The first group of public service loan forgiveness applicants are finally eligible, however the results don’t look great.
For those unfamiliar, public service loan forgiveness (PSFL) is a student loan repayment initiative that was signed into law back in 2007 by President George. W. Bush as a response to the growing student loan crisis.
PSFL was designed to reward graduates who entered careers in “public service” fields such as nonprofit work, teaching, or government jobs. Applicants are required to work in the public service field for ten years before qualifying to have their loans forgiven. The first batch of eligible recipients hit their ten-year mark in 2017 and participants applied in waves.
The results? Of the 65,500 applications that came in as of December 31, 2018, only about 640 applications were approved.
How did a program designed to forgive such a large number of student loans manage to reject 99% of the people who applied for it? The answer is in the details.
Looking for specific information about PSLF applications or common PSLF mistakes? Use the links below to jump ahead:
Why are so many PSLF applications being rejected?
It’s no surprise that there were so many applications for the public service loan forgiveness program. What is shocking is the volume of rejections. There are a couple reasons for the high rejection rate, the primary one being a fundamental misunderstanding of the requirements.
What are the requirements for public service loan forgiveness?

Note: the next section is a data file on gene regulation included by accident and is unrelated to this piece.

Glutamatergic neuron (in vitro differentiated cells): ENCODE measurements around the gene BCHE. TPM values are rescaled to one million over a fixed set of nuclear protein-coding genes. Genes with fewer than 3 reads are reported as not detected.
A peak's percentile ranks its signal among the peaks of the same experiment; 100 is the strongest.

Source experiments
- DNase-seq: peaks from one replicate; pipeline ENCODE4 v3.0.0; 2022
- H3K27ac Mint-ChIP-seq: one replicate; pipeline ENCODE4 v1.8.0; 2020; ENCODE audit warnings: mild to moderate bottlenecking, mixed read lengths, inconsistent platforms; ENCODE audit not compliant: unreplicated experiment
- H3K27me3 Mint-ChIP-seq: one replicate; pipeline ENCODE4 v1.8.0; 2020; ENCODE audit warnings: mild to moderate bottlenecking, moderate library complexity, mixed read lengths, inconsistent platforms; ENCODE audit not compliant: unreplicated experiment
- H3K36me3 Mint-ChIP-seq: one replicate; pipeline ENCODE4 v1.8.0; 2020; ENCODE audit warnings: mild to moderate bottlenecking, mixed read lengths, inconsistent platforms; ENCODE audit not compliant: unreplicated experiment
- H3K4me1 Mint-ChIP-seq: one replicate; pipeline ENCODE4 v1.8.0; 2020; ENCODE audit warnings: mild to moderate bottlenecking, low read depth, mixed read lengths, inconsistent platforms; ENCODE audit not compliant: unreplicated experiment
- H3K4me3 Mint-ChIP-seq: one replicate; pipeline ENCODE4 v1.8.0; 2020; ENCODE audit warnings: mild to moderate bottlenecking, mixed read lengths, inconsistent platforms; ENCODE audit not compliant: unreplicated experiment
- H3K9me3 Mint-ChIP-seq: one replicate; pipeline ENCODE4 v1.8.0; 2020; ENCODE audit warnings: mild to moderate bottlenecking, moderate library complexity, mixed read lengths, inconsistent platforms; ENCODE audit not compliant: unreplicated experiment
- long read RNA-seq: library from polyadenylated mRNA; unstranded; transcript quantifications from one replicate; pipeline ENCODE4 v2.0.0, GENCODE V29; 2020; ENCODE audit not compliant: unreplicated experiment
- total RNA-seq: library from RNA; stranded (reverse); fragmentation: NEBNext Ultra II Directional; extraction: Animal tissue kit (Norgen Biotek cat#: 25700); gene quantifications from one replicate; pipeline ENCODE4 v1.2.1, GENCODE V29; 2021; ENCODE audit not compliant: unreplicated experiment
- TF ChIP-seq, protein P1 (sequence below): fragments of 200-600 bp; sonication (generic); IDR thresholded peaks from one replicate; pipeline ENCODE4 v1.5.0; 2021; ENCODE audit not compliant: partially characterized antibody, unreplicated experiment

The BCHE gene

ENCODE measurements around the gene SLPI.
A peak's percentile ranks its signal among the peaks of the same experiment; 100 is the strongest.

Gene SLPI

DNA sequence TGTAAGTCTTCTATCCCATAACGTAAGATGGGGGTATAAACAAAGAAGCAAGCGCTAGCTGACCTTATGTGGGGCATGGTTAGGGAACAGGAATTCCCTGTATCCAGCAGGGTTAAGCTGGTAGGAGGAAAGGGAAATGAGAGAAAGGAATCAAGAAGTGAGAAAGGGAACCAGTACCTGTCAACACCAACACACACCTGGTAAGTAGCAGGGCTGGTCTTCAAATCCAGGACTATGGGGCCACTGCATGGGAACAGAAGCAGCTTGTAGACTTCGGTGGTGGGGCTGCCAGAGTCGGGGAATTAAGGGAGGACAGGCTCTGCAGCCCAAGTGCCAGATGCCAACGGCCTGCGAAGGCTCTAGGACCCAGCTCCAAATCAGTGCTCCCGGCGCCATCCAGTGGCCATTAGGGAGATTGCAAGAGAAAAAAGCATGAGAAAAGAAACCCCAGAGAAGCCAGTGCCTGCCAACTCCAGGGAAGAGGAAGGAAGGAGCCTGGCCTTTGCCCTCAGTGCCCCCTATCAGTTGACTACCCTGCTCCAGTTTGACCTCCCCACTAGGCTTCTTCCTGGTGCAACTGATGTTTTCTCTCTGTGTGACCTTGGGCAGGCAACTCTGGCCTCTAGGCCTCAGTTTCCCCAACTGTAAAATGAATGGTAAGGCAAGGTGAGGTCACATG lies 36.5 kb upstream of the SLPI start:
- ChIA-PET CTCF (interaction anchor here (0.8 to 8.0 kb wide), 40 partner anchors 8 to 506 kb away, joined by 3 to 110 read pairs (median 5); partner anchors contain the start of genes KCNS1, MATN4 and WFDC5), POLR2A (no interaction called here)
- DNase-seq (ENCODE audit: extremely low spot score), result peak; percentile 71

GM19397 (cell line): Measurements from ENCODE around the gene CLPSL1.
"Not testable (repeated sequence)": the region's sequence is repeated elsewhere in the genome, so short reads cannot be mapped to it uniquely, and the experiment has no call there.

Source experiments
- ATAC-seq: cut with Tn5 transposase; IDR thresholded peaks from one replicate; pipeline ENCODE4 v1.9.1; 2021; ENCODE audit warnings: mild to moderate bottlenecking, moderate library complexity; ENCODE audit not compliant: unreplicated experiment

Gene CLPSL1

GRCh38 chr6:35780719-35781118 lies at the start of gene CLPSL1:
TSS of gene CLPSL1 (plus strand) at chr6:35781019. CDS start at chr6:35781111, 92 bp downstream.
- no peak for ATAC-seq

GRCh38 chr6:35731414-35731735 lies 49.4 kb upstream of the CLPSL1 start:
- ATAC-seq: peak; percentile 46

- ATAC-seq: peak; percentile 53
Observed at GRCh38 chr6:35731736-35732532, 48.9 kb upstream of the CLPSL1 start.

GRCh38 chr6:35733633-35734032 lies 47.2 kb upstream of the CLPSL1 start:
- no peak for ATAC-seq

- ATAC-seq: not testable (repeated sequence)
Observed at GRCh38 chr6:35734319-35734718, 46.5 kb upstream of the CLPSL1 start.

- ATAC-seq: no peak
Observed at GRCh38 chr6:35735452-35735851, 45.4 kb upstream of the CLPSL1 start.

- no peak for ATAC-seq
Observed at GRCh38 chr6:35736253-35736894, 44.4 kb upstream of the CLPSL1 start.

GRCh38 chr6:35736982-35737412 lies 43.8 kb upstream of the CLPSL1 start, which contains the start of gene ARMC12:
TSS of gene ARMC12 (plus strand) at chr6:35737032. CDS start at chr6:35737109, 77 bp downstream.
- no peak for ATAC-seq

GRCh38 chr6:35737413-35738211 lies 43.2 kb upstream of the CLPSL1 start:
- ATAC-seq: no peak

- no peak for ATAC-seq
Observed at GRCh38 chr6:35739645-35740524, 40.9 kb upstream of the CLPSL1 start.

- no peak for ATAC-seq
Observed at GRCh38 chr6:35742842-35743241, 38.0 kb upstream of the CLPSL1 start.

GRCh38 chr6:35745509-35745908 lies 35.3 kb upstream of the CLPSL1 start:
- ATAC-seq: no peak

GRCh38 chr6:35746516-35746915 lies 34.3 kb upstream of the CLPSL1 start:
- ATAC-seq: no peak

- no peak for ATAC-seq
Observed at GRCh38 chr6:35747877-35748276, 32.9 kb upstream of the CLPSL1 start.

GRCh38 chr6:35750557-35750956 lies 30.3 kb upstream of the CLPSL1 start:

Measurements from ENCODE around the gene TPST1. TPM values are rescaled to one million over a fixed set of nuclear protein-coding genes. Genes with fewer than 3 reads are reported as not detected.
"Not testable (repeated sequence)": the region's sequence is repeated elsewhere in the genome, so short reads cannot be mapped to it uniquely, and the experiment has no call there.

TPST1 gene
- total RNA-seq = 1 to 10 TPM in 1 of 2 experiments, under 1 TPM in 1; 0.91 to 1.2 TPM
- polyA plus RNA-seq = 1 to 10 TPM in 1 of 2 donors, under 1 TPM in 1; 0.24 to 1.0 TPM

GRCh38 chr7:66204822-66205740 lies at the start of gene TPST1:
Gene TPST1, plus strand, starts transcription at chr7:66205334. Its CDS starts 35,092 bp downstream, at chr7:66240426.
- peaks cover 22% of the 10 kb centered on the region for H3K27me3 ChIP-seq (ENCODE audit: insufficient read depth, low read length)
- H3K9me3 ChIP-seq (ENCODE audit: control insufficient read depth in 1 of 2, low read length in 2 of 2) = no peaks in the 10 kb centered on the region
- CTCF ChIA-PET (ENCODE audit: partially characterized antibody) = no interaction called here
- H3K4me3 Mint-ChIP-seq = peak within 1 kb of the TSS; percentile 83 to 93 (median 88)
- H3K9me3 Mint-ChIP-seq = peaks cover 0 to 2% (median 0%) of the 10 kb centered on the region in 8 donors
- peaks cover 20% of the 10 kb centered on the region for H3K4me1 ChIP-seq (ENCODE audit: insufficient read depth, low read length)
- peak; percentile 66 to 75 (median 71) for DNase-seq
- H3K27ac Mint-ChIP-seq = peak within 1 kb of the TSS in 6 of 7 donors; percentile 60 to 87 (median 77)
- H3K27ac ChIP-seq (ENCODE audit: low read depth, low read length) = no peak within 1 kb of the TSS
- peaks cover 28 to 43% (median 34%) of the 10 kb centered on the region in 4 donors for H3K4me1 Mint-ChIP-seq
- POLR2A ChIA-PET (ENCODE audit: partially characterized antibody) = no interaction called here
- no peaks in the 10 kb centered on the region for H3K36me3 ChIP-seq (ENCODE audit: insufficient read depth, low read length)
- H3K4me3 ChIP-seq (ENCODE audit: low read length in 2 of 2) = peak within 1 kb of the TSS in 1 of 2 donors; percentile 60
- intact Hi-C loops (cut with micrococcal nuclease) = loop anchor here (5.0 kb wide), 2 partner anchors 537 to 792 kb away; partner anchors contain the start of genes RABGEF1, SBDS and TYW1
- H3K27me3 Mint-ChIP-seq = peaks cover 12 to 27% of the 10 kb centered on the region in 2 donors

- Must be employed full-time by a qualifying employer
- Must make 120 qualifying payments (10 years)
- Must have loans through an in-come driven or standard repayment plan
Those requirements seem simple enough, but even those are just the surface level details. Many applicants who thought they were following the basic requirements found out years into their repayment process that they, in fact, did not qualify or had missed basic requirements.
The reason most public service loan forgiveness applications are rejected seem to fall into one of four main categories:
How to avoid common public service loan forgiveness application mistakes
Increasing your chances of qualifying for public service loan forgiveness is about planning ahead. The program runs the length of ten years and one misstep can send you right back to the start. It pays (literally) to be proactive and get as much information as you can.
Here are the four most common mistakes and how to avoid them.
1. Applicants did not work for a qualifying employer
The first mistake many applicants make is assuming they qualify for public service loan forgiveness based on the type of work they do. The reality is that your qualification for the program is based on who you’re employed by, not the nature of your work.
Which types of employers qualify under public service loan forgiveness?
It’s not enough to hold a position with one of these employers. You must be employed full-time and complete an employment certification form every year. If you switch jobs and your new employer doesn’t qualify, the clock on your student loan repayment forgiveness path is paused until you begin working for a qualified employer again.